MMD September 26, 2014 0

Sometimes it’s better to quit while you’re ahead which I assume is why many shows destined to live on in history try to make it to 5 seasons and then call it quits, just long enough to cement their place before they run out of material and the show starts to suck. Many times, TV execs get it right when it comes to cancelling shows. God knows how many pilots were created that the public never had the misfortune of seeing. However, they often screw the pooch and pull the plug on some classic shows leaving the fans, who were deemed to not be enough, infuriated that they never got to see the story unfold. The following shows didn’t have enough time on the air and were pulled for seemingly no reason at all. If you’re in the market for some great TV, buy these on Blu-Ray or download them on iTunes and have yourself a marathon although be forewarned, you will be upset when you get to the end.


Deadwood: Deadwood lasted three seasons on HBO from 2004-2006. Set in the 1870’s in Deadwood, South Dakota before and after it’s annexation by the Dakota Territory, the show focused on the growth of the camp giving the viewer an insight into early America and how things worked allowing them to relate how things were to how things are. The show’s main characters were Al Swearengen, a local corrupt businessman and town leader, and Seth Bullock, town Sherriff and businessman. Besides Swearengen and Bullock many historical figures were portrayed such as Wild Bill Hickock, Sol Star, Wyatt Earp, Calamity Jane, E.B. Farnum, George Hearst, and Charlie Utter. The show was praised for its historical accuracy as well as the incredible acting of the entire cast. Timothy Olyphant and Ian McShane who played Seth Bullock and Al Swearengen respectively received much praise for their portrayal of their characters. This show could have gone one several seasons longer; three just was not enough for this classic.


Brotherhood: Brotherhood ran for three seasons on Showtime from 2006-2008. Though never confirmed, this show was loosely based on the Brothers Bulger from Boston. Brotherhood showed the lives of two brothers, Michael and Tommy Caffee, the former an Irish crime boss and the latter an influential politician in Rhode Island. The show showed how their lives intertwined despite the fact that they were seemingly polar opposites. Mob stories, especially ones that take place outside of New York City, are always very interesting so it was surprising that Brotherhood never caught on. On paper, it seemed like a major hit but despite Jason Clarke and Jason Isaacs, who played Tommy and Michael constantly receiving rave reviews, the show was cancelled after three seasons. The way it ended wasn’t terrible but it was rushed. Brotherhood needed 5 seasons to reach its full potential.


My Name Is Earl: My Name Is Earl aired for four seasons on NBC from 2005-2009. My Name Is Earl was the story of Earl Hickey, a guy from a small town who caused trouble and did everything wrong until losing a winning lottery ticket and getting hit by a car makes him believe in karma and leads him to change his ways. He decides to make a list of all the things he’s done wrong and make up for every one of them, Earl, along with his dimwitted brother Randy, played by Ethan Suplee head out to make up for everything Earl’s list which led to some of the funniest moments on television. Jaime Pressly, who played Earl’s insane trailer park ex-wife Joy who tried to kill him for the first couple of seasons, was hysterical in this Role. Eddie Steeples’ role as the “Crabman” was understated comic genius. They decided to call it quits after four seasons and for a long time there were talks of the show popping up on another network but it never materialized. Earl had at least a few seasons left in it.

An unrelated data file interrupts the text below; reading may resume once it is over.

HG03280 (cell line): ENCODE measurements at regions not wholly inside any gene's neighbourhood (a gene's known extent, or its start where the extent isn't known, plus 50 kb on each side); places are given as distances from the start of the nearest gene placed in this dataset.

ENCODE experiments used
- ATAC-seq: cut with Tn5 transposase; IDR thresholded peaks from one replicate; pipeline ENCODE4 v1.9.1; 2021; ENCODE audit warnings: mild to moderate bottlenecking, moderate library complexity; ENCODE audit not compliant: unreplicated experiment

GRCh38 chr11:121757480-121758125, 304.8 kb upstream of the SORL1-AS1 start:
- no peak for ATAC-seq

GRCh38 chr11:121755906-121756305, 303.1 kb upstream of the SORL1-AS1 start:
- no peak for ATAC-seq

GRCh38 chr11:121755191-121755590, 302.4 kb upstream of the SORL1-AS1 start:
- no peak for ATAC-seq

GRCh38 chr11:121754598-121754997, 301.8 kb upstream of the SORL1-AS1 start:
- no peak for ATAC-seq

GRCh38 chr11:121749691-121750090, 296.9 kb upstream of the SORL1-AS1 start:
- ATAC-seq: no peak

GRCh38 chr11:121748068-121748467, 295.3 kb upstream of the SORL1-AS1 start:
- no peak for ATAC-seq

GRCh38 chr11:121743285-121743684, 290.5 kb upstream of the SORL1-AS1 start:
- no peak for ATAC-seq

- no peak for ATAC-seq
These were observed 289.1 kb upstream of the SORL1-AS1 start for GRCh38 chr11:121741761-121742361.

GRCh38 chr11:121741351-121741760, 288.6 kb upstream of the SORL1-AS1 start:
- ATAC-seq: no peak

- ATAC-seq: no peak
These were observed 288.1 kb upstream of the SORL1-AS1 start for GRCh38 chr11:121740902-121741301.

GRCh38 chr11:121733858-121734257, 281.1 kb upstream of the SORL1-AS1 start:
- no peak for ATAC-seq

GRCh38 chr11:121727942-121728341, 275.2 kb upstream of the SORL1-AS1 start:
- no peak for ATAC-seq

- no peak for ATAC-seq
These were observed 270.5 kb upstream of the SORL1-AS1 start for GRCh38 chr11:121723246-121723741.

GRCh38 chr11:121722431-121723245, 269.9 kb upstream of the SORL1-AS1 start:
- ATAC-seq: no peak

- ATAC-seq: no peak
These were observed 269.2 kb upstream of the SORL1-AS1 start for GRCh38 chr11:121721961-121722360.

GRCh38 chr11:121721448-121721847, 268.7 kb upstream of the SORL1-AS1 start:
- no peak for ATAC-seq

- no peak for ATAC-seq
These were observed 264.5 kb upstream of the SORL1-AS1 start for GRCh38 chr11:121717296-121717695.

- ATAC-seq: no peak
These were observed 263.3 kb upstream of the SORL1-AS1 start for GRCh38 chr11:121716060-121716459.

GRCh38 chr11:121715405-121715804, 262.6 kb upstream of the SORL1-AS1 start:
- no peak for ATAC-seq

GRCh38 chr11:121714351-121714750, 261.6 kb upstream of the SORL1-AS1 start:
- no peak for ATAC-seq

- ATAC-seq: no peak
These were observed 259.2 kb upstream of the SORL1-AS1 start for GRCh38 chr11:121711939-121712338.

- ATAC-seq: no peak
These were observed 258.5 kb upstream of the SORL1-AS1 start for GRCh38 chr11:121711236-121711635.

Lights Out: Lights Out ran for one season on FX in 2011. Holt McCallany played Patrick “Lights” Leary, an Irish man from New Jersey who was once heavyweight champion of the world but has now been retired for 5 years and diagnosed with pugilistic dementia. When his brother Johnny, who serves as his manager, loses the fortune Lights made while boxing, Lights is forced to re-enter the ring despite his illness. I question when the writers found out the show would only run for one season because an insane amount of stuff happened in 13 episodes. It feels like three seasons trapped in just one. FX should have let this show get some legs before cancelling because it really was a great show and now it’s just a drop in the bucket in terms of TV shows that once were. I was upset by the cancellation of this show because what good is a season cliffhanger with no second season?


Huff: Huff ran for two seasons on Showtime from 2004-2006. Hank Azaria played Dr. Craig Huffstodt, a psychiatrist who begins to view life differently when a teenage patient commits suicide in his office. The show follows his life including his relationship with his wife and son, mother, and his hard partying best friend Russell Tupper who was played by Oliver Platt. Huff also had a younger brother locked away in a mental institution which was a fairly important part of the show as Huff took a lot from their visits. The cancellation of this show was very premature and bizarre as the actors were accepting accolades and awards with the show being cancelled for just weeks. Huff deserved a shot and should have gotten its five seasons.

Article By: Jon DaBove

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